Decrying years of inaction on Democratic gun proposals as gun violence has accelerated, a group of Central Florida Democratic lawmakers demanded hearings in the Florida Legislature next year.
In a press conference organized by state Rep. Anna Eskamani of Orlando, she and four other lawmakers joined representatives of Moms Demand Action and others Monday decrying the Florida Legislature’s decision Friday to refuse a special session.
But that decision, in the face of no Republican support for a Special Session, was only the latest point of frustration expressed by Eskamani, state Sen. Victor Torres of Orlando, and state Reps. Carlos Guillermo Smith and Geraldine Thompson of Orlando and Joy Goff-Marcil of Maitland.
This press conference was a vow that the Democrats supporting such issues as background checks, bans on military-style rifles and high-capacity ammunition magazines, requiring gun stores to secure their wares overnight, and expansions of red-flag laws will not go away and will continue to push.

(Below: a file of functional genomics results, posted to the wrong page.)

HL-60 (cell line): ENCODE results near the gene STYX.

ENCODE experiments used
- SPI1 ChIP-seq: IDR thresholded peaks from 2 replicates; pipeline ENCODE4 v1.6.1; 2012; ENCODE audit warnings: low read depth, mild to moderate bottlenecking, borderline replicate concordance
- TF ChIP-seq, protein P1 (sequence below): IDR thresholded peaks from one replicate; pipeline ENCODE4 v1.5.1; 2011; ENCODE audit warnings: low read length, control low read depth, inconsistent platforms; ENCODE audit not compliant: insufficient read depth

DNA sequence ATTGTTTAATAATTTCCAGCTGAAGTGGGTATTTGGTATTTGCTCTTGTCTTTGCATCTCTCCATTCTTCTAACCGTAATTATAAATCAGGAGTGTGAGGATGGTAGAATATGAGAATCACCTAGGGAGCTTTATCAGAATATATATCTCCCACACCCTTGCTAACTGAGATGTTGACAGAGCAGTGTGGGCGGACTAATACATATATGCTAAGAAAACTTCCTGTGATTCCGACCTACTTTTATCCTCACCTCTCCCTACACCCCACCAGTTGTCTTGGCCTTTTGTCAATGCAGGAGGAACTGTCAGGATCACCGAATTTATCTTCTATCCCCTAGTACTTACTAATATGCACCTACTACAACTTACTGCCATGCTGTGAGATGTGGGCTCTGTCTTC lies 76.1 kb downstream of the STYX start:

On Monday they once again demanded Florida Legislature committee hearings on their proposals.
Torres said he is viewing Senate President Bill Galvano’s call for an open discussion on mass shooting as an opening.
“It is an opening and I would submit any legislation on banning assault weapons. But you know, I would like to be on the committee. Put me on the committee. You’ve got to see who is on the committee now. President Galvano is very fair and open-minded and I would like to see somebody like me, who’se been advocating banning assault weapons, and not arming our teachers,” Torres said.
There was less confidence that there was an opening in the House of Representatives, leading to the lawmakers to repeat their previous requests.
“Let’s get a hearing,” Goff-Marcil said.
“Yes ma’am,” Eskamani added. “Give us a hearing.”
Smith, who has filed gun bills in the House each of the past two years, suggested Monday that while he and others will never give up trying, the longer they try, the greater the chance that a voter referendum might take the issue statewide. That starts now with the petition drive going on for a proposed Florida Constitutional amendment to ban assault weapons.
“You can actually work your way around the Florida Legislature through a ballot initiative. OK? We are going to continue to refile these bills every year until they’re heard or they’re passed,” Smith said. “But let’s be real. Is the Florida Legislature going to approve a ban on military-style assault weapons? Not likely. We will fail 100 percent of the time we don’t try. So we are going to try.
“But we also want to encourage our advocates on the ground to sign the petition by Ban Assault Weapons Now,” Smith said.